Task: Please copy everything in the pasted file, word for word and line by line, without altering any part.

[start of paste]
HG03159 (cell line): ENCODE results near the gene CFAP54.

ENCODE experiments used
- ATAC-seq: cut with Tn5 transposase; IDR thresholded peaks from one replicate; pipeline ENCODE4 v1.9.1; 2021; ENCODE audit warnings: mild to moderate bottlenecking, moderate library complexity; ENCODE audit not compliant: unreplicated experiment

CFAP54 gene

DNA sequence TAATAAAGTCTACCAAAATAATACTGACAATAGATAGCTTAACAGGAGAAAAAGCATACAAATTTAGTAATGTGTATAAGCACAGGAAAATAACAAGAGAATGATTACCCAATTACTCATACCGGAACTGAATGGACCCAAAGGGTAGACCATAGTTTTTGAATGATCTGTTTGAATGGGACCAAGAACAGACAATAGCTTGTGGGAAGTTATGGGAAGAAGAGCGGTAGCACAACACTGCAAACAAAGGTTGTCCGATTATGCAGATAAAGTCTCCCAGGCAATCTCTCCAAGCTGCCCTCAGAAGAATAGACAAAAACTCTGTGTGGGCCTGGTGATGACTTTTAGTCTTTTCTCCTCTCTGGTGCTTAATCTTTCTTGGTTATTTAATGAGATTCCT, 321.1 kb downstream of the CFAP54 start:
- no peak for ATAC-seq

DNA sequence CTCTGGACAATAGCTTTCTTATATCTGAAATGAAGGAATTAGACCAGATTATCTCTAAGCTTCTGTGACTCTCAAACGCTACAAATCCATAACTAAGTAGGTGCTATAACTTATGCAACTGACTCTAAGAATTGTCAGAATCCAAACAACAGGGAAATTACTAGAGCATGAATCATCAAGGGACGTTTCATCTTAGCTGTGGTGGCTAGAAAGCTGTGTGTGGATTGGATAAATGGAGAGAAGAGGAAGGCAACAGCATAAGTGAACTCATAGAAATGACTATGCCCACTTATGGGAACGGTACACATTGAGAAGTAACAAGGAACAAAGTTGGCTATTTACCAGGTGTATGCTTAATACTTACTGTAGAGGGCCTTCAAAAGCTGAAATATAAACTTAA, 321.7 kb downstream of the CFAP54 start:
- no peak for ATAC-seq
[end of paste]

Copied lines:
HG03159 (cell line): ENCODE results near the gene CFAP54.

ENCODE experiments used
- ATAC-seq: cut with Tn5 transposase; IDR thresholded peaks from one replicate; pipeline ENCODE4 v1.9.1; 2021; ENCODE audit warnings: mild to moderate bottlenecking, moderate library complexity; ENCODE audit not compliant: unreplicated experiment

CFAP54 gene

DNA sequence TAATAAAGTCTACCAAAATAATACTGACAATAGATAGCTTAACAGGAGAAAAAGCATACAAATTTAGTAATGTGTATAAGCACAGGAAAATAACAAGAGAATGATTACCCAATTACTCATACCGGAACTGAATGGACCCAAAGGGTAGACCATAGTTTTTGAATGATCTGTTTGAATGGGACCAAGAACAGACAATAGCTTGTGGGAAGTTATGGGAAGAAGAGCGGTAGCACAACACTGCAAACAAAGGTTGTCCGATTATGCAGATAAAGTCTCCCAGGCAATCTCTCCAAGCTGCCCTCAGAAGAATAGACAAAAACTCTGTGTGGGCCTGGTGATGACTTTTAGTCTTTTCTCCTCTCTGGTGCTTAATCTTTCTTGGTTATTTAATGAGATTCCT, 321.1 kb downstream of the CFAP54 start:
- no peak for ATAC-seq

DNA sequence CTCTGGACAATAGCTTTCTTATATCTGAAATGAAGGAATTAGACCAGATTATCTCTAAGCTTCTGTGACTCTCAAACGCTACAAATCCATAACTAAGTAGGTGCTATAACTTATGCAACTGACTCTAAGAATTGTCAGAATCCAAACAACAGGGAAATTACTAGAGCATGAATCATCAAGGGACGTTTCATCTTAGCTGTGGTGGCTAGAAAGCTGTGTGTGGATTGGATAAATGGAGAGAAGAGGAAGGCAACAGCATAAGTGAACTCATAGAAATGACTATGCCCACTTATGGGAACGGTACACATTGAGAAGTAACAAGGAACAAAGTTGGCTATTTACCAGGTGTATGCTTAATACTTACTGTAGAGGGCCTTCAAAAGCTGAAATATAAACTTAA, 321.7 kb downstream of the CFAP54 start:
- no peak for ATAC-seq